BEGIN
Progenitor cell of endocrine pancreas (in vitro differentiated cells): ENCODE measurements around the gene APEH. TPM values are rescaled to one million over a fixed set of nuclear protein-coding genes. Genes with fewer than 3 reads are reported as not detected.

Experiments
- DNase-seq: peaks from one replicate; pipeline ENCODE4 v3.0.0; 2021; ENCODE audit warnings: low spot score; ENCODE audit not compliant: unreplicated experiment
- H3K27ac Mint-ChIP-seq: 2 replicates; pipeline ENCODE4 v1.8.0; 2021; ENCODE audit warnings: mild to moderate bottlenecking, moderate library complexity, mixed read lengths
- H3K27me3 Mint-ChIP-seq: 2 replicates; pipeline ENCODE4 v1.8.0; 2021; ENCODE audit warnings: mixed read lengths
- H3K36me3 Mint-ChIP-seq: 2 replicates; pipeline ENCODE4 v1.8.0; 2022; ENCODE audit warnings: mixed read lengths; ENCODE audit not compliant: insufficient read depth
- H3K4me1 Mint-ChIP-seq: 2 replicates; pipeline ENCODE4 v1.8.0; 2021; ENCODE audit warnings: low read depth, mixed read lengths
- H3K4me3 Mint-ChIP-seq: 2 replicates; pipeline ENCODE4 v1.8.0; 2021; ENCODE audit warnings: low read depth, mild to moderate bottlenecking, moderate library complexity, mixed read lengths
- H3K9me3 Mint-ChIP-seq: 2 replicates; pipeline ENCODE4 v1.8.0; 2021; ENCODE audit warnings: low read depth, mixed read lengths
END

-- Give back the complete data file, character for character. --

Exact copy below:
Progenitor cell of endocrine pancreas (in vitro differentiated cells): ENCODE measurements around the gene APEH. TPM values are rescaled to one million over a fixed set of nuclear protein-coding genes. Genes with fewer than 3 reads are reported as not detected.

Experiments
- DNase-seq: peaks from one replicate; pipeline ENCODE4 v3.0.0; 2021; ENCODE audit warnings: low spot score; ENCODE audit not compliant: unreplicated experiment
- H3K27ac Mint-ChIP-seq: 2 replicates; pipeline ENCODE4 v1.8.0; 2021; ENCODE audit warnings: mild to moderate bottlenecking, moderate library complexity, mixed read lengths
- H3K27me3 Mint-ChIP-seq: 2 replicates; pipeline ENCODE4 v1.8.0; 2021; ENCODE audit warnings: mixed read lengths
- H3K36me3 Mint-ChIP-seq: 2 replicates; pipeline ENCODE4 v1.8.0; 2022; ENCODE audit warnings: mixed read lengths; ENCODE audit not compliant: insufficient read depth
- H3K4me1 Mint-ChIP-seq: 2 replicates; pipeline ENCODE4 v1.8.0; 2021; ENCODE audit warnings: low read depth, mixed read lengths
- H3K4me3 Mint-ChIP-seq: 2 replicates; pipeline ENCODE4 v1.8.0; 2021; ENCODE audit warnings: low read depth, mild to moderate bottlenecking, moderate library complexity, mixed read lengths
- H3K9me3 Mint-ChIP-seq: 2 replicates; pipeline ENCODE4 v1.8.0; 2021; ENCODE audit warnings: low read depth, mixed read lengths